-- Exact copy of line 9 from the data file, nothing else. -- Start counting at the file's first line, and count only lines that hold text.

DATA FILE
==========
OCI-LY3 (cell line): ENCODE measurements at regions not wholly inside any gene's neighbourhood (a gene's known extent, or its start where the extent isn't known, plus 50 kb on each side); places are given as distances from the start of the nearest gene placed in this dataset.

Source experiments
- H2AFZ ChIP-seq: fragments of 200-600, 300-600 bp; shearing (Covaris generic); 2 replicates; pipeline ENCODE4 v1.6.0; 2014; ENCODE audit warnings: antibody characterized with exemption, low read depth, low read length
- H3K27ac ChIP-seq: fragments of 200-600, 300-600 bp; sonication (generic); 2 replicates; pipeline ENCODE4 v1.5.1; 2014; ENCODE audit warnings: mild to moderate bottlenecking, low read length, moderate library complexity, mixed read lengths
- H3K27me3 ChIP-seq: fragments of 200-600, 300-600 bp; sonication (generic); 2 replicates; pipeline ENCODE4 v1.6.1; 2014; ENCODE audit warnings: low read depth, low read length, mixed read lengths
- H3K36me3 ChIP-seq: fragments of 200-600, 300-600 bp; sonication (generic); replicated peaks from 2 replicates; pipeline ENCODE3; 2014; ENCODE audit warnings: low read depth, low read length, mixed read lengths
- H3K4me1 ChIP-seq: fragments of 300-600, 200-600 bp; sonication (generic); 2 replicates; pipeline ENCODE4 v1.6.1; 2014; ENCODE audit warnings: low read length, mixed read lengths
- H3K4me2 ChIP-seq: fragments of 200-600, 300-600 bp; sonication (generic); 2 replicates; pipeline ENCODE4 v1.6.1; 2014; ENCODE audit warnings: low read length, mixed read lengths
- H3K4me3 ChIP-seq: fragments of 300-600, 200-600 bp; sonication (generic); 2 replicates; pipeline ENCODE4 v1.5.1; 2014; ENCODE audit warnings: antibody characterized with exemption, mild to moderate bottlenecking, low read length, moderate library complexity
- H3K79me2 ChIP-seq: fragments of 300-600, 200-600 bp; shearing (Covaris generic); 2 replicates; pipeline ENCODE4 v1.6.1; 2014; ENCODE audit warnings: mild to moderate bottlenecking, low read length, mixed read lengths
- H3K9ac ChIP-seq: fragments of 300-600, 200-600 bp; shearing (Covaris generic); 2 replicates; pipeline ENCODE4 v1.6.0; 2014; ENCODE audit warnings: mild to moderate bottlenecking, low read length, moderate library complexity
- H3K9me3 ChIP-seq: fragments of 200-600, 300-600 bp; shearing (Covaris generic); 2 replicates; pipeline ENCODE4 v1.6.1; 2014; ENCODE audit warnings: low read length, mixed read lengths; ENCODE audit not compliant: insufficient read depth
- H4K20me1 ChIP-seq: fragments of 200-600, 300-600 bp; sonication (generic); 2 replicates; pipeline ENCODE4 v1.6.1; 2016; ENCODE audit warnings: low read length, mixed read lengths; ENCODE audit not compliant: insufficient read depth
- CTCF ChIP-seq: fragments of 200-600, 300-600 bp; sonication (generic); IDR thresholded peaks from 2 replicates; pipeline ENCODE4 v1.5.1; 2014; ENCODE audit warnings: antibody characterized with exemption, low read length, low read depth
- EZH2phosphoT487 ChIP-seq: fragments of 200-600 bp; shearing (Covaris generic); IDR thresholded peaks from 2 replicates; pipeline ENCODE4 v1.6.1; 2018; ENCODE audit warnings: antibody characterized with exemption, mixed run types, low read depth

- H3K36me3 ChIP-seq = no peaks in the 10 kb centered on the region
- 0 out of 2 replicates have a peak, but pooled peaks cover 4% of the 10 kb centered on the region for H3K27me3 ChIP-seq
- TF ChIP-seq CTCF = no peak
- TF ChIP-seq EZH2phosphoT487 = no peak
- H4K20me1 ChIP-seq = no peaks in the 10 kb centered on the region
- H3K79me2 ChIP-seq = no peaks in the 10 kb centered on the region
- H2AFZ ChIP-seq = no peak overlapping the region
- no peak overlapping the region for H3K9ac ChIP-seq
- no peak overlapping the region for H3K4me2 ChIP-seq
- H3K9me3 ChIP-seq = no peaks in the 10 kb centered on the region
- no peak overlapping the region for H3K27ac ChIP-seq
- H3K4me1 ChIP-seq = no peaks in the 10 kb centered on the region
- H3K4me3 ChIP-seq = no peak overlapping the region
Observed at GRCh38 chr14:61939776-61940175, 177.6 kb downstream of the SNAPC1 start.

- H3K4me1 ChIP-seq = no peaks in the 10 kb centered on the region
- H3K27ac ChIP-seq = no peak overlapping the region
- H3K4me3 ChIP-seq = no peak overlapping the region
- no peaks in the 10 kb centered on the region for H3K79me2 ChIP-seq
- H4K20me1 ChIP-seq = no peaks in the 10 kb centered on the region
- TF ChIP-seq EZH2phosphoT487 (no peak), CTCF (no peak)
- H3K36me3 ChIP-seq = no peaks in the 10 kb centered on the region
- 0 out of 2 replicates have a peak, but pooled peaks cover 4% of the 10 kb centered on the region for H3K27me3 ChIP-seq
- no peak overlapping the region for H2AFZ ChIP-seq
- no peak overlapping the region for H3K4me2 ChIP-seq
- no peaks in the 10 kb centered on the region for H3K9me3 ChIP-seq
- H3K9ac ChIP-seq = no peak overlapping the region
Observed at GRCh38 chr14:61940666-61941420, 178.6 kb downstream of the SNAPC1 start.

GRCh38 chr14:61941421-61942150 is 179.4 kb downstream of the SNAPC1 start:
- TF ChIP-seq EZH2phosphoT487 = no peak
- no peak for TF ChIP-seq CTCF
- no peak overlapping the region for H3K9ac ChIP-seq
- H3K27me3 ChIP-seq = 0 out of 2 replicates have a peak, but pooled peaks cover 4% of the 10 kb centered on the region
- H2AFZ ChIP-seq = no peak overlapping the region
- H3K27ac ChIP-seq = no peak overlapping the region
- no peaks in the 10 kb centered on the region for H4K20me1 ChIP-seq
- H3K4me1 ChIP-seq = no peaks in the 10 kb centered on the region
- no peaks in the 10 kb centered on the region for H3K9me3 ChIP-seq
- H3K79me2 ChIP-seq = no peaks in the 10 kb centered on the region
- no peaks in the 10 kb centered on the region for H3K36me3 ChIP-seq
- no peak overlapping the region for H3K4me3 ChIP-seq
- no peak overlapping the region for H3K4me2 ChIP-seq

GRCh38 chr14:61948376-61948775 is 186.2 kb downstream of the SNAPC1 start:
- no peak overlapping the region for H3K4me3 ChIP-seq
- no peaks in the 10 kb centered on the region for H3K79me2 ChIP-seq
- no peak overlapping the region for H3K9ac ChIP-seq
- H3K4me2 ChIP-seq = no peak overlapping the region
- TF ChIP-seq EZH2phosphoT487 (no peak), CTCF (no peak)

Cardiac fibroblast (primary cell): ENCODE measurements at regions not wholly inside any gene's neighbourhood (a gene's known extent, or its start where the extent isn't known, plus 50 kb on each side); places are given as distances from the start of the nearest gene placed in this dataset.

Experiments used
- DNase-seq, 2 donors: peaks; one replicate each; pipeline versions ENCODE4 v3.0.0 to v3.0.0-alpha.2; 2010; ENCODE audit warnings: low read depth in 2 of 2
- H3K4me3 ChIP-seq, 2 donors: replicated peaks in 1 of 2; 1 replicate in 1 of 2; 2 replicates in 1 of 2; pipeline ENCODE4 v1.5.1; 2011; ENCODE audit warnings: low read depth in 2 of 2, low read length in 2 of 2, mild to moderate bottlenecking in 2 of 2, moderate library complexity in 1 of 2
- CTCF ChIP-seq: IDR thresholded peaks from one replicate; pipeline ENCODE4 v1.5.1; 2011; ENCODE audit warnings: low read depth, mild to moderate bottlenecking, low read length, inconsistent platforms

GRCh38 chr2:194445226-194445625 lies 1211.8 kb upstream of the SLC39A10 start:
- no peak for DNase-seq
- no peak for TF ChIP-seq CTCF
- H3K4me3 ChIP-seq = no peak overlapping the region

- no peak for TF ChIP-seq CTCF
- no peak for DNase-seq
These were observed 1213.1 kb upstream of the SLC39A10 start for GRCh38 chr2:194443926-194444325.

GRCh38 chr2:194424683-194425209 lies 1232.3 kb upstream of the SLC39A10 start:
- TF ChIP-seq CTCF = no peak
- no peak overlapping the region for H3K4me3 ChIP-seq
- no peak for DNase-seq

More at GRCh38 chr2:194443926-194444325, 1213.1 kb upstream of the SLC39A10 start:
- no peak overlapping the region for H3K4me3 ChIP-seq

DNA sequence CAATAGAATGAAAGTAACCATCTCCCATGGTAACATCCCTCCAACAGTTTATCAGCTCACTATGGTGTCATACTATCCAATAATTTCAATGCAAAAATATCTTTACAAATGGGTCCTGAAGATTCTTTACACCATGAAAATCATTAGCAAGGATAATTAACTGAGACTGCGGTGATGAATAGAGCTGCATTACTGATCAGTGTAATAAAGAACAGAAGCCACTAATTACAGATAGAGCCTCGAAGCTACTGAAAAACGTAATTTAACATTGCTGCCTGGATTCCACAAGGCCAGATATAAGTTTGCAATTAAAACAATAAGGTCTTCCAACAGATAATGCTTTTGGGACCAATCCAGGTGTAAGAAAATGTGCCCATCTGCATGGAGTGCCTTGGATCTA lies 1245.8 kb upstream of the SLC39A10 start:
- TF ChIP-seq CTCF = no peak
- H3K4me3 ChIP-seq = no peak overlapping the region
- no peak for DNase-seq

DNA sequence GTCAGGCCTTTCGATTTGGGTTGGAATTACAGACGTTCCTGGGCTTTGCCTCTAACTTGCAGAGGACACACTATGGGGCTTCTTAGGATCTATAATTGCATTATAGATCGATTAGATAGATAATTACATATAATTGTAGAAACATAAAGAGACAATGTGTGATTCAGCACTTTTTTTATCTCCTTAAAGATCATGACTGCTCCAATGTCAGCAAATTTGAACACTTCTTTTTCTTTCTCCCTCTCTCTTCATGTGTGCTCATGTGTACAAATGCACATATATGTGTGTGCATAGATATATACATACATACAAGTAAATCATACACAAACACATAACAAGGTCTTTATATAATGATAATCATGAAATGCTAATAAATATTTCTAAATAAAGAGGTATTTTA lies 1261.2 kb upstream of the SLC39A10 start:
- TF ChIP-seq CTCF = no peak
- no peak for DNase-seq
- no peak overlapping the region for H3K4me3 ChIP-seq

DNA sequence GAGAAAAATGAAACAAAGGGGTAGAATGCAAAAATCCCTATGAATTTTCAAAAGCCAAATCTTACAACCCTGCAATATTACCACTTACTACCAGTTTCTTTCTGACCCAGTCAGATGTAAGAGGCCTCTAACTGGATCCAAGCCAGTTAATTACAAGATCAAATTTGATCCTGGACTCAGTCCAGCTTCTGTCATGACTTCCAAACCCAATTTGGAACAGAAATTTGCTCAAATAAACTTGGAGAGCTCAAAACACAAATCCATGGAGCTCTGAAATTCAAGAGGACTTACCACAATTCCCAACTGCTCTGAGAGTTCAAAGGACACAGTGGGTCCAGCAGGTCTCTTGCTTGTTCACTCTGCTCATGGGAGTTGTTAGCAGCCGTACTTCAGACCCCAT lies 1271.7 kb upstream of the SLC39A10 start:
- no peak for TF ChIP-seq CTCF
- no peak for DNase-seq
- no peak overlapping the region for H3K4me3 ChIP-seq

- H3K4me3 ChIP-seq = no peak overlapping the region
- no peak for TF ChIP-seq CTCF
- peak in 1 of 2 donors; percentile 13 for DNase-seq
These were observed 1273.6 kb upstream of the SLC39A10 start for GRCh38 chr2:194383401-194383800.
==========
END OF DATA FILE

- H3K4me3 ChIP-seq: fragments of 300-600, 200-600 bp; sonication (generic); 2 replicates; pipeline ENCODE4 v1.5.1; 2014; ENCODE audit warnings: antibody characterized with exemption, mild to moderate bottlenecking, low read length, moderate library complexity